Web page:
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PICS: Make the most of 24 hours in Ooty

Last updated on: January 5, 2013 19:26 IST

PICS: Make the most of 24 hours in Ooty

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Aditi Bose

What do you do when you have just about 24 hours to spend in the Queen of Hill Stations in India? Here's what Aditi Bose did.

After a late afternoon journey from Mysore, through the jungles of Bandipur (where we were lucky enough to spot four elephants playing with dust), we reached Ooty after a drive of over four hours and thirty-six hairpin bends later.

Ooty or Udhagamandalam, the capital of the Nilgiris district is rightly called the 'Queen of hill stations'. During the British Raj it used to be a popular summer getaway for English. Today too, with its innumerable picturesque view points, it continues to be a well known tourist destination.

We would be in Ooty for a single day. I knew it was impossible to see it all in twenty-four hours. However, we had chalked out our plan from earlier and were all set to have fun and explore the mountain terrains.


Image: Ooty
Photographs: Premkudva/Wikimedia Creative Commons

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One of the features of this hotel that I found most attractive was its view. This was the first time that was I actually seeing the 'Blue Mountains' and it truly was blue.

The Nilgiri Mountains are often called the 'Blue Mountains' The reason for this is twofold. One, because of the bluish haze created by the smoke that the born fire of dried eucalyptus tree (a tree found in plenty in this region) leaves emanate and two, due to the blue kurinji flowers that bloom on the slopes every twelve years.

Overall our stay in one of the cottages that has been tastefully decorated was quite comfortable. The staff were courteous, the food quality good, the property clean and a fun filled tambola and born fire late in the evening


Image: A view of Ooty from Doddabetta
Photographs: VasuVR/Wikimedia Creative Commons

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Our morning began with horse riding. I have to say that it can be quite addictive but mighty expensive too. A short ride of less than 10 minutes on one of the horses that stand outside the Ooty Lake will cost you around Rs 150 during the off-peak season. So if you plan to explore the mountains with your guide then be ready to shell out quite a hefty amount from your pocket.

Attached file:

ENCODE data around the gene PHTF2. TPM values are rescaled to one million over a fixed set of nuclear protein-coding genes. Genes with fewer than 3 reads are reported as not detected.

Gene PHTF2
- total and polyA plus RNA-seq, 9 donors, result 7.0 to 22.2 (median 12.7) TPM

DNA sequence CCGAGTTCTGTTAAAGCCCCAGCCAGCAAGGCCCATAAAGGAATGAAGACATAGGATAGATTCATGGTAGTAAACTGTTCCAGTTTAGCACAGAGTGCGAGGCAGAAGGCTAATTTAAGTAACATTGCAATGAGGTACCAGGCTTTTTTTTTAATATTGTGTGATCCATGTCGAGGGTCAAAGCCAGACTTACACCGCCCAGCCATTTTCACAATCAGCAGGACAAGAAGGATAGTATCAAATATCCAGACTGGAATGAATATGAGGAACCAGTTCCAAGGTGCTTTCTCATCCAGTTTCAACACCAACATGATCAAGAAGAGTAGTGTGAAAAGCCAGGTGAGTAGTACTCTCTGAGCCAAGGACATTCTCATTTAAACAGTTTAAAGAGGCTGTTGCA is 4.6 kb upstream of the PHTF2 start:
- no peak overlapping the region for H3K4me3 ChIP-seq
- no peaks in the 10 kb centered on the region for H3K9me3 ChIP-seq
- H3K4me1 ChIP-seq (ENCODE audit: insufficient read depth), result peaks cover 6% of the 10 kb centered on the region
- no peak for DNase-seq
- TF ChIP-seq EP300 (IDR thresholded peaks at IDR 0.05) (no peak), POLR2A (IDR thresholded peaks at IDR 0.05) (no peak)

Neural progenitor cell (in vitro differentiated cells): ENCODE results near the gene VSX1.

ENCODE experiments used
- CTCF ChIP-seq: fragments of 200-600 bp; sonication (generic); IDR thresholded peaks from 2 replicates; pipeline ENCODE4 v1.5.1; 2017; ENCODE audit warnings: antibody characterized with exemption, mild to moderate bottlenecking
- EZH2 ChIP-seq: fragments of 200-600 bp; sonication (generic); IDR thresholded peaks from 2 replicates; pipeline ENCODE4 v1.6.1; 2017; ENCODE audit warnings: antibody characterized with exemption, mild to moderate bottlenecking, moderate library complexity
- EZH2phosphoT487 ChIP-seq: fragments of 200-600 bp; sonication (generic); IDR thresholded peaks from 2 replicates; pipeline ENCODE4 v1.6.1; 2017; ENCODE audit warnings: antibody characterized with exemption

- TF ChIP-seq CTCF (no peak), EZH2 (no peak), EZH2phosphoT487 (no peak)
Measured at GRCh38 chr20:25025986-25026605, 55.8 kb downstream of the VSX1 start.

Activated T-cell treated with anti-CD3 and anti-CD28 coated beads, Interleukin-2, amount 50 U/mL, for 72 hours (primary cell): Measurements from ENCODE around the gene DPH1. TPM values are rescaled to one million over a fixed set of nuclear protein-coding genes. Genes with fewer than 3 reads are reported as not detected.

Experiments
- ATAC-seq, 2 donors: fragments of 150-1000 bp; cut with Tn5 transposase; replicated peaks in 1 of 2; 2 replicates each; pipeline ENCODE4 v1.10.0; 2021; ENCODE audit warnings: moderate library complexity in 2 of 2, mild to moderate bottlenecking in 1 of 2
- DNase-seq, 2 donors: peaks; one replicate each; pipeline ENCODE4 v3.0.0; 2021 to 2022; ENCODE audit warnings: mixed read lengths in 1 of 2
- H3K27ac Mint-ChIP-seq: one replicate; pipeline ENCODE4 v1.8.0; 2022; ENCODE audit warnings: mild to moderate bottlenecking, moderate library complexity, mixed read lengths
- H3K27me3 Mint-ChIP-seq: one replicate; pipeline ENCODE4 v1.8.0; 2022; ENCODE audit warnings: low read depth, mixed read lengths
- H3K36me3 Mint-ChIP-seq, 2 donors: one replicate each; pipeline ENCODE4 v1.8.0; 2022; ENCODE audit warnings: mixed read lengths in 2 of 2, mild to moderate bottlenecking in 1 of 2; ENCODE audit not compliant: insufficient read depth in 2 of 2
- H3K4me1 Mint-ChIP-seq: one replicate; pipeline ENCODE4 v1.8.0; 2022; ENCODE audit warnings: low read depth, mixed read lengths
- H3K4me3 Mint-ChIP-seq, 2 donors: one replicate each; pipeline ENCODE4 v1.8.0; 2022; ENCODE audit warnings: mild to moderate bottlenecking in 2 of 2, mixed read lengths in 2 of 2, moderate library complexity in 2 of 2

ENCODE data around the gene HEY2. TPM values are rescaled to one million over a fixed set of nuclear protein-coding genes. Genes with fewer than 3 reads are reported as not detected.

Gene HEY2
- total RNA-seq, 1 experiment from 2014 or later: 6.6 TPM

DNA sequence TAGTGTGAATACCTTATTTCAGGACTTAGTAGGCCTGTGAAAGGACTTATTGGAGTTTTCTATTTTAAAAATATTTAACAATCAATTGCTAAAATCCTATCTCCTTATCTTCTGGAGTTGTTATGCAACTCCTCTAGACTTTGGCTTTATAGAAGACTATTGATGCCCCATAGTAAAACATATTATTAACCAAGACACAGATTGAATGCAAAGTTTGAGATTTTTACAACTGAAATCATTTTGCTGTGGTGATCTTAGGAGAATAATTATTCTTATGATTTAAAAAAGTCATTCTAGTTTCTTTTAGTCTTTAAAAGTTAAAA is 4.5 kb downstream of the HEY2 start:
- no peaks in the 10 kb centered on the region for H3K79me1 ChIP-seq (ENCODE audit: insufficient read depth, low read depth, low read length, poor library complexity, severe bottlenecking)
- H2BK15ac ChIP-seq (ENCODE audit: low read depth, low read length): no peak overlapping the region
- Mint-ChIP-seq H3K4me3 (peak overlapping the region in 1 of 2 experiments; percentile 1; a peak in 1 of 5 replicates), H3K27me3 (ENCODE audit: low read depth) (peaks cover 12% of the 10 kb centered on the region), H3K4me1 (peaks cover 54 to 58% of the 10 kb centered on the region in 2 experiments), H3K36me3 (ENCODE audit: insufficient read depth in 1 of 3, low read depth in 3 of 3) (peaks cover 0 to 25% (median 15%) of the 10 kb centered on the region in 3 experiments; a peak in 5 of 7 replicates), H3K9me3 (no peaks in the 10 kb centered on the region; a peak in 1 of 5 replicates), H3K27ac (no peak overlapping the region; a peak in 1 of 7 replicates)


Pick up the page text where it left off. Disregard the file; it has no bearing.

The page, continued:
Image: Horse-riding around Ooty Lake
Photographs: Aditi Bose
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A boat ride on a crisp winter morning with the fragrance from the nearby eucalyptus trees wafting in the breeze... always a tempting offer.

The approximately 2 km long, L-shaped Ooty Lake was constructed in 1824 by John Sullivan. It is an artificial water body and so you can enjoy boating here throughout the year. The water from the mountain streams was dammed to form this lake.

It not only has various boating options like row boats, peddle boats and motor boats but also a small amusement park for the kids and also a mini toy train and a nursery.

No wonder, the place was teaming with people even at 9 am in the morning.

Don't miss out on all the woollen and the strawberry vendors near the gates. 


Image: Ooty Lake
Photographs: Edukeralam, Navaneeth Krishnan S/Wikimedia Creative Commons

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Next on our agenda was the Thread Garden. It is located just opposite to the Ooty Lake. On display here is an amazing collection of over 150 varieties of artificial flowers made out of thread!

This 'garden's' idea was conceived by Antony Joseph, an artist from Kerala. He with 50 other skilled craftsmen worked for 12 years to complete this 'creation'. Around 6 crore meters of embroidery thread of over 400 different shades had to be woven around stiff cardboard to form the petals and copper wire to form the stems to create this marvel. No needle or any other machinery has been used here.

Do stop by at the sales counter to touch one such flower. You can even buy miniature plants with the smallest costing Rs. 600. If you do buy one, then take care of the 'art work' by keeping it away from direct sunlight and also using only soft cotton to clean the outer surface that is made of glass.


Image: Thread Garden
Photographs: Aditi Bose

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Inaugurated in 1986, the park is situated on the fringes of the Ooty Lake and is one of the high altitude fauna park in India. It was constructed to house and let tourists view fauna that is otherwise not visible in the Nilgiris.